EESD’15 Conference Theme: Professional Breadth and Technical Depth – Cultivating the T-Shaped Engineer
Engineering for sustainable development calls for engineering graduates who can both apply deep technical knowledge toward improving environmental and human well-being, and demonstrate a breadth in non-technical skills of the highest professional standards.
- Applying deep theoretical and applied technical knowledge—while not a new requirement of the graduating engineer—is becoming more complex. Traditional engineering fields are responding to unprecedented increases in both global population and per-capita consumption rates with new technologies and applications directed toward net-positive sustainability.
- Professional breadth connects engineering expertise to leadership, law, community development, ecology, business and entrepreneurship, public policy, humanitarianism and more. It aims to achieve an understanding of assumptions, knowledge, methods, and implications of an array of disciplines and ways of thinking, all viewed as an integrated whole.
- The highest quality professionalism includes an ability to exchange and exhibit mutual respect and understanding of ideas, philosophical principles, cognitive styles, and mind-sets as well as acts of integrity and purposeful personal reflection.
EESD15 will explore the challenges of cultivating the T-Shaped Engineer by sharing best practices in pedagogy innovation, curriculum re-design and assessment, community engagement in engineering education, student development, and more. All stakeholders in engineering education for sustainable development are invited to attend, including engineering academics, community partners, employers, educators from across the academy, students, professionals, non-governmental organizations, and curriculum developers.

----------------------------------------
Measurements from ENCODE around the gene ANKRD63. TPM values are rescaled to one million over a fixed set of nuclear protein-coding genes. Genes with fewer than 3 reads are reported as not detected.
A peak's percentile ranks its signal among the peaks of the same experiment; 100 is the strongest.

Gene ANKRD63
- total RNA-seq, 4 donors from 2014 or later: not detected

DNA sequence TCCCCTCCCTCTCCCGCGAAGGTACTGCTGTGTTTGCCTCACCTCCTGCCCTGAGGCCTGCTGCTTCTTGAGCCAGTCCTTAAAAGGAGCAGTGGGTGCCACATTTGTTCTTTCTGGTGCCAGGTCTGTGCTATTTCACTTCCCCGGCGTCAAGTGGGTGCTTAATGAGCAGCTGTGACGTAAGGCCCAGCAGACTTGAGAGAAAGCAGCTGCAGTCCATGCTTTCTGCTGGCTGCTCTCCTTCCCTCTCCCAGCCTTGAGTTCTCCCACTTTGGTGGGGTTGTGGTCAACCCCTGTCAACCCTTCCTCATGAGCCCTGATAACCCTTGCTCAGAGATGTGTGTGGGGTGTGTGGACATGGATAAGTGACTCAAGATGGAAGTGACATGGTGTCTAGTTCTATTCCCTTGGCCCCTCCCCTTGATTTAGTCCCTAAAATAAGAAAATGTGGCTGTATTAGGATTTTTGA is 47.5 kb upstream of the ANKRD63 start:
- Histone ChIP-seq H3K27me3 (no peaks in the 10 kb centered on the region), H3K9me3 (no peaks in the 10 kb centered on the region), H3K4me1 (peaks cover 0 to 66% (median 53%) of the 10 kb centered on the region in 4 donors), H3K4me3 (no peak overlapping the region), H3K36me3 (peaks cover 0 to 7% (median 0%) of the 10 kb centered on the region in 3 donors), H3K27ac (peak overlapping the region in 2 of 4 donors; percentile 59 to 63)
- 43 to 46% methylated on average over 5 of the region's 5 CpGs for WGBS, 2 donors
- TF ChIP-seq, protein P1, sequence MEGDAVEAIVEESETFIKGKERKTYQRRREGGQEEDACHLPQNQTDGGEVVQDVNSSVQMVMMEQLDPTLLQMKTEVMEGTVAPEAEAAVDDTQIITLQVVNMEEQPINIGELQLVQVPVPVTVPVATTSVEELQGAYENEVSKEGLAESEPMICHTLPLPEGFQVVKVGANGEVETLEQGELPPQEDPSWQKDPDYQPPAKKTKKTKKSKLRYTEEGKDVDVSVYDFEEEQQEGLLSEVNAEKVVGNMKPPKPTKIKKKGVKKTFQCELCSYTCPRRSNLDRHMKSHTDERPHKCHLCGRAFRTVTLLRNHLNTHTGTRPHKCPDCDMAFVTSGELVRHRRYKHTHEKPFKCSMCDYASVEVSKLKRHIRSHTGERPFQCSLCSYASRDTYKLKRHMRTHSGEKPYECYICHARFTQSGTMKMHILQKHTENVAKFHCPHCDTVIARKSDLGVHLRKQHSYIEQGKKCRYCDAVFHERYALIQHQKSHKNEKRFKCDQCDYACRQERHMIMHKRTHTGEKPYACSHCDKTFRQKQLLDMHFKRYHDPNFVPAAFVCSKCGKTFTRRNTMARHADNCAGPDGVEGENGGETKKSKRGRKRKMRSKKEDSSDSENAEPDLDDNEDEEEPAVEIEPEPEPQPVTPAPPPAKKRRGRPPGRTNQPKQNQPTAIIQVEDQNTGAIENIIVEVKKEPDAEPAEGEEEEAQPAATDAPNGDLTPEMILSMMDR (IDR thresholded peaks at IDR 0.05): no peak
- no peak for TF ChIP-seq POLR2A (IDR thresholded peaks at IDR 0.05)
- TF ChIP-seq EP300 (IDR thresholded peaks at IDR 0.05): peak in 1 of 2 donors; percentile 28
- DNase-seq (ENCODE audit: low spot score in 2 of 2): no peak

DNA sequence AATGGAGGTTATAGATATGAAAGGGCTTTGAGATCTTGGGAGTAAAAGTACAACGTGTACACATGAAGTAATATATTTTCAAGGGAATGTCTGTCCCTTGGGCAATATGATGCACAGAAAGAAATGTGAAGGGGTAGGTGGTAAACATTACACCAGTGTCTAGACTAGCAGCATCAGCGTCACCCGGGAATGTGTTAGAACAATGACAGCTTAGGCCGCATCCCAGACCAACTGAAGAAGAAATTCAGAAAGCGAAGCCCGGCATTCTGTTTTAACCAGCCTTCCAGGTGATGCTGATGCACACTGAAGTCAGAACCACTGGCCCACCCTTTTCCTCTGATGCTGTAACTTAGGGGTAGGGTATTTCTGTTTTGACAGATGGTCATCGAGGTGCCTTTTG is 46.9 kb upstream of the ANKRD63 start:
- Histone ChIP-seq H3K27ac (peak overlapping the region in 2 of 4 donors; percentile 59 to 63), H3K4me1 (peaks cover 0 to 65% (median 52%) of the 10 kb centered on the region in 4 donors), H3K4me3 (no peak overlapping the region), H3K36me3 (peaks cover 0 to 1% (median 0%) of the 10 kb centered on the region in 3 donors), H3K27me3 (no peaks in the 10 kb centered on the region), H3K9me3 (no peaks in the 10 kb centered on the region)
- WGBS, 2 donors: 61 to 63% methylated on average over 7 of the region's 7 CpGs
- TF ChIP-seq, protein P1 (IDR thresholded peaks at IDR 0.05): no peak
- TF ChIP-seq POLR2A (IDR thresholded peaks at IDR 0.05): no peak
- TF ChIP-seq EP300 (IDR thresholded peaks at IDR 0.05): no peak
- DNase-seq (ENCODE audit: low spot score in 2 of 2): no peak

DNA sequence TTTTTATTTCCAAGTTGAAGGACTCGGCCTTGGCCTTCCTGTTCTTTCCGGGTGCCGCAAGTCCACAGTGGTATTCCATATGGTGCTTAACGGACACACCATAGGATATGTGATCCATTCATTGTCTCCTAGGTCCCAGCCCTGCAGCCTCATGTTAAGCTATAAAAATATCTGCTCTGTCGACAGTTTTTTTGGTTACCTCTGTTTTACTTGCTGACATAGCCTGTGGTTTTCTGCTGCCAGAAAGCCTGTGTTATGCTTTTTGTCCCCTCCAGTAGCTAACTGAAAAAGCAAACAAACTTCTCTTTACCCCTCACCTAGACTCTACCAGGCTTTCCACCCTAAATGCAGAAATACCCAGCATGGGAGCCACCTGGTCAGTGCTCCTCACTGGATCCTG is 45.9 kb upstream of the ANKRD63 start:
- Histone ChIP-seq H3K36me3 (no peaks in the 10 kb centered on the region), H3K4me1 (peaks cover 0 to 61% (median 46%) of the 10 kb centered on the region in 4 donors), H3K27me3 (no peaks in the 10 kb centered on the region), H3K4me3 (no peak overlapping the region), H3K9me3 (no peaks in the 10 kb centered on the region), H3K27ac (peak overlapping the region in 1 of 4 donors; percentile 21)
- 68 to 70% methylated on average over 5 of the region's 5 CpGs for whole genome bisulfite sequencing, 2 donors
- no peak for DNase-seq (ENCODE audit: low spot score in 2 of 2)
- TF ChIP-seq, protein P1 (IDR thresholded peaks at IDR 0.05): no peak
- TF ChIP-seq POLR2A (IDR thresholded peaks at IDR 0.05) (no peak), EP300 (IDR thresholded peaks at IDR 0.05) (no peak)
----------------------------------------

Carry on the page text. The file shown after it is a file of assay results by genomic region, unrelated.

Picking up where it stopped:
The Conference Co-Chairs ask authors and delegates to consider the following key questions regarding engineering education for sustainable development.
- Expectations for EESD: What do employers and other stakeholders with a focus on sustainability expect from graduating engineers? How should education prepare graduates for the challenges young engineers will face during their careers?
- Social Innovation, systems thinking, and green technologies: How is the role of the engineer changing in society? What knowledge, skills, and attitudes will engineering for sustainable development require? Does teaching change?
- EESD for Highly Qualified Engineers: Do engineers graduating with Ph.D.s need EESD to succeed? Does research toward a “technical fix” require understanding of complexity science?
- Retrofitting Engineering Education: How are engineering programs retrofitting to incorporate sustainability education? Do trans-disciplinarity, leadership, or humanitarianism play roles in revised programmes? What is best practice?
- “Walking the Talk”: How do we monitor and continually improve EESD? How does the assessment of EESD fit with accreditation assessments and other regulatory evaluations of curriculum?
Papers that address these and other topics, are welcome.